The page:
Plant Profile- Grain Amaranth

When most people talk about staple crops they mean grains. Of the world’s most produced crops grains take the top three places (corn, wheat and rice) with a tuber crop coming in at a respectable fourth place with potato. Grain crops have the advantage of being easier to harvest, transport and store than tuber crops since they don’t contain nearly as much heavy water and can be handled and poured more roughly than tubers without causing significant damage. As a result grains are transported all across the planet while tubers are usually consumed within a short distance of their cultivation. This ease of handling of grain crops probably accounted for the rise of larger and more complex grain based societies compared to ones dependent on tubers, with traded grain becoming the life blood of civilisation.

Growing grain in the humid subtropics presents some challenges, made far more difficult by the highly variable climate in Australia. This unpredictable weather now seems to be spreading to other parts of the world. Grain growing in Australia has always been on an industrial scale, allowing long periods of drought and crop failures to be weathered by the ease of importing grain from elsewhere on the global market. Closer to the coast grains are challenging because it is often too dry to sow them at the correct time of year, and often too wet to harvest them without losses to rot when they are mature. Maize for example only produces a crop about half the time for example. Tuber crops are generally superior as they are more flexible about planting and harvest timing. Many grains also experience devastating pest pressure due to our dozens of different bird species and periodic rat and mouse plagues. This factor alone has eliminated the majority of grains I have trialled from contention.

One of the few grain crops that seems to overcome most of these issues is grain amaranth. This stately plant produces tiny seed about the size of a flea that is rich in well balanced protein and minerals. It also contains a fair amount of oxalate so should be soaked and cooked thoroughly and eaten in moderation. I usually cook it by the absorption method after soaking for 12 hours to produce a kind of porridge. It can also be popped to produce tiny puffs, which were combined with human blood to create ritual figurines. There is a great art and craft idea if you have a kid you want to get rid of to please the sun god. The crop requires some moisture to get started but on decent soil can usually continue even if conditions start turning dry part way through growth. I normally sow during the start of summer rainy season to mature in late autumn. The seed can be scattered on the surface of broken up soil surfaces, such as created by a roughly hoed row, or in a pen recently visited by livestock. The seed seems to be particular about the type of soil it will germinate in. I suspect it can detect the levels of nitrate in the soil since they germinate most readily on aged fertilised soil or places where fire recently occurred.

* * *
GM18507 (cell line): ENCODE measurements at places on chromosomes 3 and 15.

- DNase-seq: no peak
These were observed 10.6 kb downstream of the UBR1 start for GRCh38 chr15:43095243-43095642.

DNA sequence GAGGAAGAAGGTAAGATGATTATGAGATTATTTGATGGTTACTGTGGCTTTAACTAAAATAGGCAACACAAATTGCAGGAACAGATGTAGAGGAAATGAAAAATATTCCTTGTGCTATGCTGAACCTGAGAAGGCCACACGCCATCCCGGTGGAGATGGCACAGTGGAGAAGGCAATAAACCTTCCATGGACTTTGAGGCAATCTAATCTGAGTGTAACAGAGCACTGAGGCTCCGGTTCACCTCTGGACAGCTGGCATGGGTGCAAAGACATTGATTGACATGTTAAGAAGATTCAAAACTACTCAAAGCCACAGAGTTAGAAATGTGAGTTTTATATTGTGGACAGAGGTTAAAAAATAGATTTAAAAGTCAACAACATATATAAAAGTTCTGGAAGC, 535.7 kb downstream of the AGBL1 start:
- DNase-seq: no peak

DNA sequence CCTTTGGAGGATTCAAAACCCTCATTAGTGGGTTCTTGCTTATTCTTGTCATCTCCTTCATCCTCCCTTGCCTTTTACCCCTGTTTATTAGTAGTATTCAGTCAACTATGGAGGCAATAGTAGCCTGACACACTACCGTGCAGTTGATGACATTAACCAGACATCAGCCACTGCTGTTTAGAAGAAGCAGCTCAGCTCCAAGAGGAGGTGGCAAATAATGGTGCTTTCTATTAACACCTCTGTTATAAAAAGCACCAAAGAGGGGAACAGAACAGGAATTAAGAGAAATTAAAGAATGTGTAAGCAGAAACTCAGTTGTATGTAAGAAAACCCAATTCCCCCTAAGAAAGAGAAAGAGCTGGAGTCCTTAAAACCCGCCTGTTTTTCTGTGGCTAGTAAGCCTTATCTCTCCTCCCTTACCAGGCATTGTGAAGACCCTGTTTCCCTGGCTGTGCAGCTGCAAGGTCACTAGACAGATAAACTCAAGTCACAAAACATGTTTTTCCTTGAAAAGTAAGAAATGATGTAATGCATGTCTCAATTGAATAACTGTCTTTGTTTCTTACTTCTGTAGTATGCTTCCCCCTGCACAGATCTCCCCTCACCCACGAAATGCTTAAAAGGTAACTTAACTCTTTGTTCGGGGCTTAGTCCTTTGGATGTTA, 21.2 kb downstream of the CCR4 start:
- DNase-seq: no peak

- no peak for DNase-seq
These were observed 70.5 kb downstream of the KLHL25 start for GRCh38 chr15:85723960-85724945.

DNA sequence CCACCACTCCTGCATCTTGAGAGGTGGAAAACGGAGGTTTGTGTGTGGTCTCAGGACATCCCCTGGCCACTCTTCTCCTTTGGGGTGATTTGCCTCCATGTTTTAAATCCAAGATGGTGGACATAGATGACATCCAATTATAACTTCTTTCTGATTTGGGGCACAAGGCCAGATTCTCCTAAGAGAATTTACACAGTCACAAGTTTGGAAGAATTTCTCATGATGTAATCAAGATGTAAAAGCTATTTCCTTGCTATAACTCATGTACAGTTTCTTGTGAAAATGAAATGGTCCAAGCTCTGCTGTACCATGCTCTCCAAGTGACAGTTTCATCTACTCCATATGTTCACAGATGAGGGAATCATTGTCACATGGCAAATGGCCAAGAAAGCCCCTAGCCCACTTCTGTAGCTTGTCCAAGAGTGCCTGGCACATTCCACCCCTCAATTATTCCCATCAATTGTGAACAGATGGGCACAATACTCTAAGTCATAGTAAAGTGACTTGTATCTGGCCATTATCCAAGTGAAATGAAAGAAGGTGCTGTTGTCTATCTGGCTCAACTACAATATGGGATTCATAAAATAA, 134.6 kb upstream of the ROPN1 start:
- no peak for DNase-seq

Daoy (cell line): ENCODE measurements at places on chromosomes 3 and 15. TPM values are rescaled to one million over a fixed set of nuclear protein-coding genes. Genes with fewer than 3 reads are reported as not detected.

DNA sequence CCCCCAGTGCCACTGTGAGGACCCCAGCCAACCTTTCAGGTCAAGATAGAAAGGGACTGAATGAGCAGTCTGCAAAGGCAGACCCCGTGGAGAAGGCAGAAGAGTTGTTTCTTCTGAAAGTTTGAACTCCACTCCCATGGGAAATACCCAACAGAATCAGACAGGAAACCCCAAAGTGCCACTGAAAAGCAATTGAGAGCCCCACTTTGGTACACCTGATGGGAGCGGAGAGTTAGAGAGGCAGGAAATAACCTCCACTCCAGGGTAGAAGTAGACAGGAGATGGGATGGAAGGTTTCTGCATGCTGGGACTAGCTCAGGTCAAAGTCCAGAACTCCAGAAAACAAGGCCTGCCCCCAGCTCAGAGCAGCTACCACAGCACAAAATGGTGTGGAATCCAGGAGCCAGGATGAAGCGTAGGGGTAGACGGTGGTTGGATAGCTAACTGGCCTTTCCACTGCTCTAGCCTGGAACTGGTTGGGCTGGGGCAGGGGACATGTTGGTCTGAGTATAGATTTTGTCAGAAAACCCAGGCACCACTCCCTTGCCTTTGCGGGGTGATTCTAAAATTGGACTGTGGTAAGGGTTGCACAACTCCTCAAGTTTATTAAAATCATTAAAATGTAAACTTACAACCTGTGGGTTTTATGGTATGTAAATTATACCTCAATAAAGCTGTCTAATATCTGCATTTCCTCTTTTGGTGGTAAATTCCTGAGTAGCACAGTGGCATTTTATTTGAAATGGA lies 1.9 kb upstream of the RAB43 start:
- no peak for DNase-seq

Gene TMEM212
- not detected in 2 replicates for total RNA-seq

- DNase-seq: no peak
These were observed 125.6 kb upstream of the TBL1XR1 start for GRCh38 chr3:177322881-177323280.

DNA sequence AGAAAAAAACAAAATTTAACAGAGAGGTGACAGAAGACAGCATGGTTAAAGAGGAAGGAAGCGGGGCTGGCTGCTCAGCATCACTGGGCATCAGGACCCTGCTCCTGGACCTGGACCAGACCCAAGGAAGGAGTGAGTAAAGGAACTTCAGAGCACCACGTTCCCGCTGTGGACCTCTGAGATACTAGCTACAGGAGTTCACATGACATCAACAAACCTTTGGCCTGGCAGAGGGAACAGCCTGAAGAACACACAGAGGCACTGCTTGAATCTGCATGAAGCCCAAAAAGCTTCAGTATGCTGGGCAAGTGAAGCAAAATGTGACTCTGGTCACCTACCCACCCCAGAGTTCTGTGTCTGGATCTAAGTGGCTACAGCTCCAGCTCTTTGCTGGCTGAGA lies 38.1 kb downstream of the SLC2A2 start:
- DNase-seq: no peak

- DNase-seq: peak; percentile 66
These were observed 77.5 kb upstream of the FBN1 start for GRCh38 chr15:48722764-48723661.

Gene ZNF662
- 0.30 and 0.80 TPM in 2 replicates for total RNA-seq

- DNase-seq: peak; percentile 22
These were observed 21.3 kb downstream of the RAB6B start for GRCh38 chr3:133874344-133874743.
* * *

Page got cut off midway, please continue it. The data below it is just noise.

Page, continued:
There is a fairly wide diversity of genetics in circulation for grain amaranth if you look for it. Its status as a non-commercial crop means it is usually easy to import the seed, unlike major crops with serious pest and disease issues for quarantine to worry about. Yield, colour and stature varies quite a lot, with a dwarf variety in trials many years ago giving about twice the yield of its taller cousins. I decided to not grow this variety though since it requires perfect weeding under my conditions. My preferred variety, Hartmans Giant, is a monster that gets to 2 m tall when happy. This makes it a perfect companion for maize, quickly creating a weed suppressing canopy under suitable conditions. Leaf amaranth varieties are also around, but I find them to be too rich in oxalate for my tastes (plus they have a weird papery texture).

The yield from the crop is never much compared to true staple grains, and this probably accounts for why it is rarely grown commercially. A similar area of healthy maize would produce five times as much calories easily. From a strong crop of around 100 square meters interplanted with maize I yielded about 5 kg of grain, about 78 000 kJ or about a week’s worth of human food energy. Instead it is important to see grain amaranth as a great complementary crop to maize. For one thing maize is great at producing calories, but not much else. People eating nothing but maize quickly encounter nutritional deficiencies. Adding a moderate amount of grain amaranth to the diet can help balance that out. Another complementarity is in their growing rhythm. Large maize seeds need to be sowed individually, a fairly labour intensive process. When seeds fail to establish they leave a gap in the planting, that resowing normally won’t work on since that particular maize plant will be trailing behind all its siblings. Instead if amaranth is lightly scattered around at the same time maize is sowed it can grow to fill in these gaps, producing stronger plants where the space is available. Thinning excess seedlings to every 30 cm apart is a good idea since it is much easier to harvest and process a small number of larger plants.